It’s Going To Be Uncomfortable, And That’s OK!

The reason why tryouts are so intimidating is that they are well outside our comfort zones. You can in fact prepare for this. It begins by simply expecting that it isn’t going to be comfortable. You can either choose to accept it or spend the entire tryout battling it, trying and needing to find comfort to perform. Understand and accept that you don’t need to feel comfortable to perform well. Nervousness is actually good in most cases if handled this way. It causes your brain to become sharper and your body to react quicker. It’s all about the relationship you choose to have with being uncomfortable. Become comfortable being uncomfortable. If you want to practice beforehand, figure out what you aren’t comfortable doing right now and go do it (within reason). Expose yourself to being outside your comfort zone. The more knowledge you have about your own reaction to those situations the better off you’ll be.

Competition Can Either Be Your Best Friend, Or Worst Enemy

As you will quickly learn, I love Latin roots of words. Competition for example literally means, “together we strive”. Surprising? It was for me when I learned this. As a society, we have strayed far from this view on competition. We live in a world where the more someone else gets the less there is for me. We live in a world where someone else’s success is almost immediately viewed as your own failure. At its heart, we live in a world where competition means there will be a winner and there will be a loser. During the earliest years of the Olympics in Olympia, Greece, the competitions where meant as a celebration. Wait. What? A celebration? They invented these competitions as a way to celebrate athletic ability as a means so that everyone that competed go better, or “strived together”. I am not unaware that if someone else plays better than you and earns a spot on a team that that is one less spot for you. I get it. It sucks. However, we already established that the best outlook is to not be concerned with making the team. (See above) It would seem then that viewing competition as something beneficial, something that will help you play better, and something that will motivate you to improve is exactly what competition is there for in the first place! You can very easily worry about beating everyone else at that tryout. That’s a lot of distractions. It would seem obvious then which attitude about competition would serve you best. I get that you want to win. What’s the real win here?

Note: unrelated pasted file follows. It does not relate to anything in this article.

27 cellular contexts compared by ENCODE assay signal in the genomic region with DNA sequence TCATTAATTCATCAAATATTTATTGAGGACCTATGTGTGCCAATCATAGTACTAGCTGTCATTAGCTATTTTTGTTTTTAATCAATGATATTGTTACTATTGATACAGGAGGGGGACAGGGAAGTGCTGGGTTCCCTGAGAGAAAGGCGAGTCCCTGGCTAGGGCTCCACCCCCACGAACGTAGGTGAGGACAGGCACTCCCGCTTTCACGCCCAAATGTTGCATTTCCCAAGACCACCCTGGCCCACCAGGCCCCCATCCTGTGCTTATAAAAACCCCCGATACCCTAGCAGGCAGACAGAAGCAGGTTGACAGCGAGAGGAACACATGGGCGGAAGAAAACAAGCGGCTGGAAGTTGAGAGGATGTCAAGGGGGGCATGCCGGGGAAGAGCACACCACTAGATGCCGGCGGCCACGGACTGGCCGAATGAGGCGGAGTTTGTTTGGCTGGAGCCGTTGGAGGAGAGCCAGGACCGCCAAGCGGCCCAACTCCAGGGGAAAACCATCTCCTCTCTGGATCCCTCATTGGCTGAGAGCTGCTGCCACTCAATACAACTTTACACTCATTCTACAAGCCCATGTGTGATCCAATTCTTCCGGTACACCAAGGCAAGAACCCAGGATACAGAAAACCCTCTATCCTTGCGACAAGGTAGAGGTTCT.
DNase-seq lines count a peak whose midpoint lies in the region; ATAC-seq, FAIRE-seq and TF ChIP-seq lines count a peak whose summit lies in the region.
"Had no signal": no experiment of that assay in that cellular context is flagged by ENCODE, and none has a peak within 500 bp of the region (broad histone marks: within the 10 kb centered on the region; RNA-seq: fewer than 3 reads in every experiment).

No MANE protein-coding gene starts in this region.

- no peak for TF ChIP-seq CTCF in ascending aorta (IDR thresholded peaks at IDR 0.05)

In Summary, A Somewhat Brief Point On Confidence

I am often disappointed when I see many articles and videos about success make a point to say that it is important to have confidence. They often do so without an explanation of how confidence works or where it comes from in those moments. The reason I ended with confidence is because everything you have read to this point plays a role in creating confidence. See, it is a mistake to think that confidence itself is an isolated term. Confidence is a combination of factors that build a foundation through which confidence can exist. The Latin translation for confidence literally means, “being true to oneself.”

Confidence is a choice. Almost seems too easy doesn’t it? You can choose to be honest with yourself. Sound familiar? During a tryout, you can choose to recognize and be honest with who you are as an athlete and play your strengths rather than others. You can choose to not allow the opinions of others affect you and distract you from focusing on your own performance. You can choose to create your own reality by defining success as something that is within your control. You can choose to accept that many times in life you will not be comfortable and still perform well anyway. You can choose to view competition as something that will make you a better athlete. You can choose to be confident. It simply starts with understanding the decisions that need to be made.